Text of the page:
A national awareness campaign has been launched to prepare landlords for the implementation of the Renting Homes (Wales) Act 2016 on Friday July 15.
Described by the Welsh Government as the biggest change to the private rental sector landscape in that country for over a decade, the main changes brought in by the Act will include:
- all landlords being required to provide a written copy of the occupation contract to the tenant (called the ‘contract-holder’ in the legislation). This sets out the rights and responsibilities of both parties;
- S21-style 'no-fault' notice periods increasing from two months to six months. It will no longer be possible to issue a notice in the first six months, meaning all contract-holders - or tenants, as they are universally known - will have a minimum 12 months of security at the start of their tenancy;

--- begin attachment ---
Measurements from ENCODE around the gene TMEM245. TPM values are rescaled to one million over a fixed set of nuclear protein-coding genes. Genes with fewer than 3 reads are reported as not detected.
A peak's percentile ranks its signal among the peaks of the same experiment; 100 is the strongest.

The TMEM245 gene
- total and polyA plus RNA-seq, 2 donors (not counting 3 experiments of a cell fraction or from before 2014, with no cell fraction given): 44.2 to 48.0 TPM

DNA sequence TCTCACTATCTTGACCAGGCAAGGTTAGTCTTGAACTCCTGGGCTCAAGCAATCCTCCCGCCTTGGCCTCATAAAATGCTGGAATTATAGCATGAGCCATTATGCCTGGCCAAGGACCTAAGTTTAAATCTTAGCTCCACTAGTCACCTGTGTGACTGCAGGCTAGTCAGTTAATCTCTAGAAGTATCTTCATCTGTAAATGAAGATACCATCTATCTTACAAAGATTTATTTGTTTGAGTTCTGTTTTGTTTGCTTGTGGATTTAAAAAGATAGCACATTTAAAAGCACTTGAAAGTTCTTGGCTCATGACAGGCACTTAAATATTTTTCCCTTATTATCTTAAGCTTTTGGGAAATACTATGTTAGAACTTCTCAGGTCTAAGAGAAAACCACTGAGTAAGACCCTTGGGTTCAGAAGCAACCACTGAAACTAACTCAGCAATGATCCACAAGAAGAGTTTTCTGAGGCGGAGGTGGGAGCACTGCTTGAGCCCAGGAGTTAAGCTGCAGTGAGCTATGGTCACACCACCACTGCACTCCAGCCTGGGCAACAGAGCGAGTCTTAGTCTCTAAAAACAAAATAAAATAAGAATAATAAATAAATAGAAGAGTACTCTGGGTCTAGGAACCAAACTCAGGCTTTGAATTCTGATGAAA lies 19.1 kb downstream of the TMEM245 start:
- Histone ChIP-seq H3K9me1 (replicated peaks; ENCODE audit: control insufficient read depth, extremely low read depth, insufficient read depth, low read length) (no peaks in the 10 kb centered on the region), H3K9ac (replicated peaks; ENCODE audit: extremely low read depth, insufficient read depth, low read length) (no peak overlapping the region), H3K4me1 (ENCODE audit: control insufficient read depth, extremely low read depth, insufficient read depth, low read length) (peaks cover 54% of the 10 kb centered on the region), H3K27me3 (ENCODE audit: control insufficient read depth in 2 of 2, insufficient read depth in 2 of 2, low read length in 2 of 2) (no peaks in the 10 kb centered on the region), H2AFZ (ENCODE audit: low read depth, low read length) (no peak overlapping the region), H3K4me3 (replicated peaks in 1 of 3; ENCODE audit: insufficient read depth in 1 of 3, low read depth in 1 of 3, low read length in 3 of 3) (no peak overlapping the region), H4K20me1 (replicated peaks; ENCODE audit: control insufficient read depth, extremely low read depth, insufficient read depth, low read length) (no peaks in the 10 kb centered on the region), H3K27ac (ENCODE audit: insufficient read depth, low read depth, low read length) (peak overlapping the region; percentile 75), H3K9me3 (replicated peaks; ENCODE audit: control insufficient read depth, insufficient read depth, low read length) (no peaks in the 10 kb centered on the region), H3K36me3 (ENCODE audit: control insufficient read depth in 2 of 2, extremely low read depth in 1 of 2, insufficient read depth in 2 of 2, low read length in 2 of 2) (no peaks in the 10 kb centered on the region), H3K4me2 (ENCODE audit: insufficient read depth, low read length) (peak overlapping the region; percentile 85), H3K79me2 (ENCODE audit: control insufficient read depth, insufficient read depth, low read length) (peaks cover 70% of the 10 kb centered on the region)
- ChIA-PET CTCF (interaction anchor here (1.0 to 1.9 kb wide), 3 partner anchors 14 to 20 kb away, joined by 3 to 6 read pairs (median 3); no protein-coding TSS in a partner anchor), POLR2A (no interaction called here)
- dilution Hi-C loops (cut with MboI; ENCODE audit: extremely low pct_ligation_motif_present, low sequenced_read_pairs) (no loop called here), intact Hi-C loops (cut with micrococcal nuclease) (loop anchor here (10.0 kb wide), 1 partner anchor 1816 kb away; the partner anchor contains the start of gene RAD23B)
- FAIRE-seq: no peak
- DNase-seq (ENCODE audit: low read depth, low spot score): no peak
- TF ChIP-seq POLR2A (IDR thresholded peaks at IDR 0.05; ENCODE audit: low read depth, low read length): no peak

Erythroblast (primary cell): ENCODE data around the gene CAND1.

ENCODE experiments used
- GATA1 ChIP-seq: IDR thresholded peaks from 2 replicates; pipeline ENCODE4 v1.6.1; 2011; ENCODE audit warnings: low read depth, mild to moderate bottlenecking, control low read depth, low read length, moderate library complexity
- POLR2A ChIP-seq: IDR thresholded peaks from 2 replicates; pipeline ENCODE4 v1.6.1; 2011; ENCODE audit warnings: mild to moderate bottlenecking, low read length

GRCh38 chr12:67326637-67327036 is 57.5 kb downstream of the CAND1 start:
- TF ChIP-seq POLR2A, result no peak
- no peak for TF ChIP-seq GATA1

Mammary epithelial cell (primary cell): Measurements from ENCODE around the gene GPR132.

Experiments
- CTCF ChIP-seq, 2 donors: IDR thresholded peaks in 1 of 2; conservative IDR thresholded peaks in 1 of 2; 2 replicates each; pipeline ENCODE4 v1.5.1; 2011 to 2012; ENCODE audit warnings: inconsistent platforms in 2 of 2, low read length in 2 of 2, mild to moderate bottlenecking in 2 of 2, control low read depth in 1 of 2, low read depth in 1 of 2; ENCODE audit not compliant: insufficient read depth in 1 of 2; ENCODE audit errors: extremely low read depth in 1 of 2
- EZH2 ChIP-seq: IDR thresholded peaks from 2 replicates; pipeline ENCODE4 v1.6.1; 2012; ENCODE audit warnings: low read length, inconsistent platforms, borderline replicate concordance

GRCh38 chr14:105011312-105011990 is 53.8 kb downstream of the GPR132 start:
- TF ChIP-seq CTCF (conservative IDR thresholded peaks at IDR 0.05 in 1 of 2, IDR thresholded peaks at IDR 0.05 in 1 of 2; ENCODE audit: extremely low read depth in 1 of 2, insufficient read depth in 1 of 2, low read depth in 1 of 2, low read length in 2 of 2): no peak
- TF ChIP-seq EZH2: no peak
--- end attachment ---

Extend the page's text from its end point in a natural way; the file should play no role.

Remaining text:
- a strengthened duty on landlords, to ensure the property they rent is fit for human habitation including the installation of smoke and carbon monoxide alarms, and regular electrical safety testing;
- the introduction of a consistent approach across sectors to eviction where antisocial behaviour and domestic violence, occurs.
Welsh climate change minister Julie James - who is also responsible for housing - says: “This Act represents the biggest change to housing law in Wales for decades.
“The Act will make it simpler and easier to rent a home in Wales, replacing various, complex pieces of existing legislation and case law with one clear legal framework.
“When in place, contract-holders in Wales will have greater security of tenure than in any other part of the UK.”
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